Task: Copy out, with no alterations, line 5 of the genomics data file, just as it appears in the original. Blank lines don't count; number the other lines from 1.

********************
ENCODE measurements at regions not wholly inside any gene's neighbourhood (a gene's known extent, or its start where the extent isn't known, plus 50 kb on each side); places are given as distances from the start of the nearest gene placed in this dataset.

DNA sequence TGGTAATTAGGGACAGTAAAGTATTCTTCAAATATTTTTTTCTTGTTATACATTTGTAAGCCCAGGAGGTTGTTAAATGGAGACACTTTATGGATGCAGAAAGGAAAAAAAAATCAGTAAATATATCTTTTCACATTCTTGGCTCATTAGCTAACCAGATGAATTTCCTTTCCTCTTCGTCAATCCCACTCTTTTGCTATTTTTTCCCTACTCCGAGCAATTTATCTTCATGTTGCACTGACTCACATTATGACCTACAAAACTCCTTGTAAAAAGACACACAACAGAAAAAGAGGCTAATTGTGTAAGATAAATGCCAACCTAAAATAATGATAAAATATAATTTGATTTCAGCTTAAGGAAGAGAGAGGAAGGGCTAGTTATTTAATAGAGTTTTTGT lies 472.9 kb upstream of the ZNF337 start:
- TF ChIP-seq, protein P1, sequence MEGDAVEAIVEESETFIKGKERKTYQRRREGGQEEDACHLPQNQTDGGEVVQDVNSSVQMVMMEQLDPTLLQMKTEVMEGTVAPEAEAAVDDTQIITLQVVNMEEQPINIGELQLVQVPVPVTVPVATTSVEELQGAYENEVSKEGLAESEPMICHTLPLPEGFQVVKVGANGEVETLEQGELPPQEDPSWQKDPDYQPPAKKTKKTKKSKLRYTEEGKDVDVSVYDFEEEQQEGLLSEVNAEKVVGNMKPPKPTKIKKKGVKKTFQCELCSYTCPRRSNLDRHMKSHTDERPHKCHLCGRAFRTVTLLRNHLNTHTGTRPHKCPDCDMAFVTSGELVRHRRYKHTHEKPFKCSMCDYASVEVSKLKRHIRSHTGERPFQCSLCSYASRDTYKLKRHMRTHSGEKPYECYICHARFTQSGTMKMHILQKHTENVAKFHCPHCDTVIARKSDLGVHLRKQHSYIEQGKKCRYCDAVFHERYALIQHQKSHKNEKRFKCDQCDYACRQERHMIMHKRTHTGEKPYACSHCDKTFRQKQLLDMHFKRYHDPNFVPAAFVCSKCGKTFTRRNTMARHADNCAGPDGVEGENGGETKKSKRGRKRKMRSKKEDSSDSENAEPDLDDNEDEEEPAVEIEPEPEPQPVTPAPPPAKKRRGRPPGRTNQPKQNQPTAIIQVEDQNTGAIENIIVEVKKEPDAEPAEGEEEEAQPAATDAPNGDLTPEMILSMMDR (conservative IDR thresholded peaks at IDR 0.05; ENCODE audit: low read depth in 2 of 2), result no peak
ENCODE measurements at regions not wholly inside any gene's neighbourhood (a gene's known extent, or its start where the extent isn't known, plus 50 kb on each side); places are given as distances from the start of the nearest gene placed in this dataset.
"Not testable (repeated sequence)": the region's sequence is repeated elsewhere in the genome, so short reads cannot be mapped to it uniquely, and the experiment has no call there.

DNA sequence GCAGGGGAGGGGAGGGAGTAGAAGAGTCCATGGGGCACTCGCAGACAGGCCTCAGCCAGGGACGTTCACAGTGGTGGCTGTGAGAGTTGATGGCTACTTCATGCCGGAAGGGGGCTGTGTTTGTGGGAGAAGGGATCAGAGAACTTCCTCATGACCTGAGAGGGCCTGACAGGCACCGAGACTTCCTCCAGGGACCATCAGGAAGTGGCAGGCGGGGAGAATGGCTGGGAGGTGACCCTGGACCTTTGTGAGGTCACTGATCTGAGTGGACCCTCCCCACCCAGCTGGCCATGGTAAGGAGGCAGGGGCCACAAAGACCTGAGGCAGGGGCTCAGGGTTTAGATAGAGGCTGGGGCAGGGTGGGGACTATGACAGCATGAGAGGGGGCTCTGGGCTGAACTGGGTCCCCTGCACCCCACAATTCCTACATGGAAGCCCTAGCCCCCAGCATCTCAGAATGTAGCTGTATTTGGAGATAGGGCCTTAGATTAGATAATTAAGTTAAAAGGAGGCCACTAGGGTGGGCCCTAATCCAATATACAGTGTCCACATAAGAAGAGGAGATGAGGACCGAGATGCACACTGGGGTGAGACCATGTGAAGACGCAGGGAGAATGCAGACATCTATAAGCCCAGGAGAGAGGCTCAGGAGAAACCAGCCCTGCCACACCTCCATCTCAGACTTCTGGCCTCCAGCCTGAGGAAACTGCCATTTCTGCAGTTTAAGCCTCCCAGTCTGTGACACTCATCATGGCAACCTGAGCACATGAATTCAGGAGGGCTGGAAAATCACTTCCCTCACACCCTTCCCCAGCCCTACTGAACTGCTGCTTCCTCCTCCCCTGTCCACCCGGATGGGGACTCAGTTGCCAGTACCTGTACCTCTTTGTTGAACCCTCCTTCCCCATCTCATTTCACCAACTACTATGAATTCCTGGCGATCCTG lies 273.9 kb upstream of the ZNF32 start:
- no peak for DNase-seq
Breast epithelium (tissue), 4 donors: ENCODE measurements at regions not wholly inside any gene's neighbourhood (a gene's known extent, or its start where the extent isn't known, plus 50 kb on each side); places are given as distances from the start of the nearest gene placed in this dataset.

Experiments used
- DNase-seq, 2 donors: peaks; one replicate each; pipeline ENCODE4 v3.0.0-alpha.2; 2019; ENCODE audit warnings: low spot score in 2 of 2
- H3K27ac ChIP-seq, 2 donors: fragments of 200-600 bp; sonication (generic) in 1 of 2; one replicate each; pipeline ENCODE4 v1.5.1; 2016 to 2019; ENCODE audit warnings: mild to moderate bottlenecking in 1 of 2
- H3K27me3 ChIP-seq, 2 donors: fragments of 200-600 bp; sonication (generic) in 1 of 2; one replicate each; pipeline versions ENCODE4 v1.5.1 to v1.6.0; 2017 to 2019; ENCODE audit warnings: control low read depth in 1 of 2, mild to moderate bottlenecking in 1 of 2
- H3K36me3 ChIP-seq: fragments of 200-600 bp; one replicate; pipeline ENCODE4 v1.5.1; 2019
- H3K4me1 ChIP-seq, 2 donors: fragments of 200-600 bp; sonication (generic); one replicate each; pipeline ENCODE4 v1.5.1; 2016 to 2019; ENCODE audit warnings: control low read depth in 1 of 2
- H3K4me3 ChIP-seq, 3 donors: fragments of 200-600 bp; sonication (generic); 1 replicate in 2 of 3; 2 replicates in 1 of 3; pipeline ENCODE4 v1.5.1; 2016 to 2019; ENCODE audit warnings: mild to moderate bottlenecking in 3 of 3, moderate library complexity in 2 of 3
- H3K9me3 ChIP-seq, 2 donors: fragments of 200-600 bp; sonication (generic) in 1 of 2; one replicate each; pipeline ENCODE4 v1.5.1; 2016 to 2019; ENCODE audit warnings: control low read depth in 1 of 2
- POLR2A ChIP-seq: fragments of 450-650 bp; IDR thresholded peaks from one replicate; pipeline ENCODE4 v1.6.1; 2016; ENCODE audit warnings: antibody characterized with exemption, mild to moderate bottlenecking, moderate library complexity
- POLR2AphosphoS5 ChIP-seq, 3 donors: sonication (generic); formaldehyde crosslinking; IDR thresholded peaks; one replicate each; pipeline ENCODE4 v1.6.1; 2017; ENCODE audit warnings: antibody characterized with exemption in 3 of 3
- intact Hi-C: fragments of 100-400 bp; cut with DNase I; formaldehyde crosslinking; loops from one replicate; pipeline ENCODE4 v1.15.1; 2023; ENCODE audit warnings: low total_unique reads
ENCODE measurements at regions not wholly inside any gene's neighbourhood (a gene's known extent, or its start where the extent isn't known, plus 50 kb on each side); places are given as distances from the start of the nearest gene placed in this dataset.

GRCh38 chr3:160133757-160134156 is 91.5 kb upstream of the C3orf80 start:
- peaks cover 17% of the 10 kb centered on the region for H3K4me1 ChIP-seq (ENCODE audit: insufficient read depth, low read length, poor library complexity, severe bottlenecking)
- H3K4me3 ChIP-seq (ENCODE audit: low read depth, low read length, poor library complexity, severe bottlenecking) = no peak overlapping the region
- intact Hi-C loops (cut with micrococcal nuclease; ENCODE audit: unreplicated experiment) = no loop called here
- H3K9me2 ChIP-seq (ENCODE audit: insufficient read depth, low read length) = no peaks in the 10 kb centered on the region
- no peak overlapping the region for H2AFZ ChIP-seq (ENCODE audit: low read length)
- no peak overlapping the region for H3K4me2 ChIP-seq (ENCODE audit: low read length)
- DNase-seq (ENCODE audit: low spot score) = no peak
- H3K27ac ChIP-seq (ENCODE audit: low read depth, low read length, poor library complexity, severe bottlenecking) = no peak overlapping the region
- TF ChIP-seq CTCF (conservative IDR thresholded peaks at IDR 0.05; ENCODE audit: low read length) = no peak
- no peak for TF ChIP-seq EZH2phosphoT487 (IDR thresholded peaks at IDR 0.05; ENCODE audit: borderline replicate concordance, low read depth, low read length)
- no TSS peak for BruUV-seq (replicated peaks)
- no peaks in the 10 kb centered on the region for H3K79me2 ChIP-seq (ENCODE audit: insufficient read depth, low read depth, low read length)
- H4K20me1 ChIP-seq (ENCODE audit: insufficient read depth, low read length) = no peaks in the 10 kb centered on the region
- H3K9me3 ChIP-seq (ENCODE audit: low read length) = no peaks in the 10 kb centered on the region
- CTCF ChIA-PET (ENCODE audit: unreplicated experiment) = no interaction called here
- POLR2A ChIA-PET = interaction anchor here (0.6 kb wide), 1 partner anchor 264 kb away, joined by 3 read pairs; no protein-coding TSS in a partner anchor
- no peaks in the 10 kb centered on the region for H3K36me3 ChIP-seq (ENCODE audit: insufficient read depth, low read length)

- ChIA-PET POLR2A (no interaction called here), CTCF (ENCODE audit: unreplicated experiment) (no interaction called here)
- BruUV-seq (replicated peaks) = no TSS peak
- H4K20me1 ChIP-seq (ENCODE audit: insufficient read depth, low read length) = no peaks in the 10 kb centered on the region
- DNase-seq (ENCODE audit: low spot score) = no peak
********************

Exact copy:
"Not testable (repeated sequence)": the region's sequence is repeated elsewhere in the genome, so short reads cannot be mapped to it uniquely, and the experiment has no call there.